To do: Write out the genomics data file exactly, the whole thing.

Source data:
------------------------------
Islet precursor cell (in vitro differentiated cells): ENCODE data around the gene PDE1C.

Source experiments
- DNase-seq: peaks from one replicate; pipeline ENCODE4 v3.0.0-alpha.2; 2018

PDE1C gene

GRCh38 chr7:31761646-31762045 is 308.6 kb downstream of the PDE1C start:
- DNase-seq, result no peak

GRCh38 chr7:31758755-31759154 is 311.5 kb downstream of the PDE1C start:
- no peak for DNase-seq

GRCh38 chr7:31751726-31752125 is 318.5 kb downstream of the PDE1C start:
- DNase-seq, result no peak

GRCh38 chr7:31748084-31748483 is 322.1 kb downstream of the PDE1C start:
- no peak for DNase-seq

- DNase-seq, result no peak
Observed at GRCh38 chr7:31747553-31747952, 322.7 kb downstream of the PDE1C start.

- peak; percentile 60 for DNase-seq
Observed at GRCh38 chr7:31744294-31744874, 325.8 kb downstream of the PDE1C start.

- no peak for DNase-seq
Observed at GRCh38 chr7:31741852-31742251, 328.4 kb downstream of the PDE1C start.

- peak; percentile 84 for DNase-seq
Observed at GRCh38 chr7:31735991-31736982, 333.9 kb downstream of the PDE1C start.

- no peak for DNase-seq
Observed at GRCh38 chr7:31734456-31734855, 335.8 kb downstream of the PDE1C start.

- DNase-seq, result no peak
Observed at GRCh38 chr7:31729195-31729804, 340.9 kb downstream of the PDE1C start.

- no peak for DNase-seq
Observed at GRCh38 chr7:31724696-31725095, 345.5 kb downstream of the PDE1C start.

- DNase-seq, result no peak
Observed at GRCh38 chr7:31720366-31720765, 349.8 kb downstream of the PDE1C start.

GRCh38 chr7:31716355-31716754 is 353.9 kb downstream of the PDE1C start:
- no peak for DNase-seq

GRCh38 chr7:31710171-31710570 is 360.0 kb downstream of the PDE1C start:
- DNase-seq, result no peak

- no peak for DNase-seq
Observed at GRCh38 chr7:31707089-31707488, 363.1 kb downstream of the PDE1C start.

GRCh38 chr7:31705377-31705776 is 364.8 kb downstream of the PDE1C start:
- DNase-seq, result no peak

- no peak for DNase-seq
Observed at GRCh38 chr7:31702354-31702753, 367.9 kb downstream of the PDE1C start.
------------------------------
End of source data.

Islet precursor cell (in vitro differentiated cells): ENCODE data around the gene PDE1C.

Source experiments
- DNase-seq: peaks from one replicate; pipeline ENCODE4 v3.0.0-alpha.2; 2018

PDE1C gene

GRCh38 chr7:31761646-31762045 is 308.6 kb downstream of the PDE1C start:
- DNase-seq, result no peak

GRCh38 chr7:31758755-31759154 is 311.5 kb downstream of the PDE1C start:
- no peak for DNase-seq

GRCh38 chr7:31751726-31752125 is 318.5 kb downstream of the PDE1C start:
- DNase-seq, result no peak

GRCh38 chr7:31748084-31748483 is 322.1 kb downstream of the PDE1C start:
- no peak for DNase-seq

- DNase-seq, result no peak
Observed at GRCh38 chr7:31747553-31747952, 322.7 kb downstream of the PDE1C start.

- peak; percentile 60 for DNase-seq
Observed at GRCh38 chr7:31744294-31744874, 325.8 kb downstream of the PDE1C start.

- no peak for DNase-seq
Observed at GRCh38 chr7:31741852-31742251, 328.4 kb downstream of the PDE1C start.

- peak; percentile 84 for DNase-seq
Observed at GRCh38 chr7:31735991-31736982, 333.9 kb downstream of the PDE1C start.

- no peak for DNase-seq
Observed at GRCh38 chr7:31734456-31734855, 335.8 kb downstream of the PDE1C start.

- DNase-seq, result no peak
Observed at GRCh38 chr7:31729195-31729804, 340.9 kb downstream of the PDE1C start.

- no peak for DNase-seq
Observed at GRCh38 chr7:31724696-31725095, 345.5 kb downstream of the PDE1C start.

- DNase-seq, result no peak
Observed at GRCh38 chr7:31720366-31720765, 349.8 kb downstream of the PDE1C start.

GRCh38 chr7:31716355-31716754 is 353.9 kb downstream of the PDE1C start:
- no peak for DNase-seq

GRCh38 chr7:31710171-31710570 is 360.0 kb downstream of the PDE1C start:
- DNase-seq, result no peak

- no peak for DNase-seq
Observed at GRCh38 chr7:31707089-31707488, 363.1 kb downstream of the PDE1C start.

GRCh38 chr7:31705377-31705776 is 364.8 kb downstream of the PDE1C start:
- DNase-seq, result no peak

- no peak for DNase-seq
Observed at GRCh38 chr7:31702354-31702753, 367.9 kb downstream of the PDE1C start.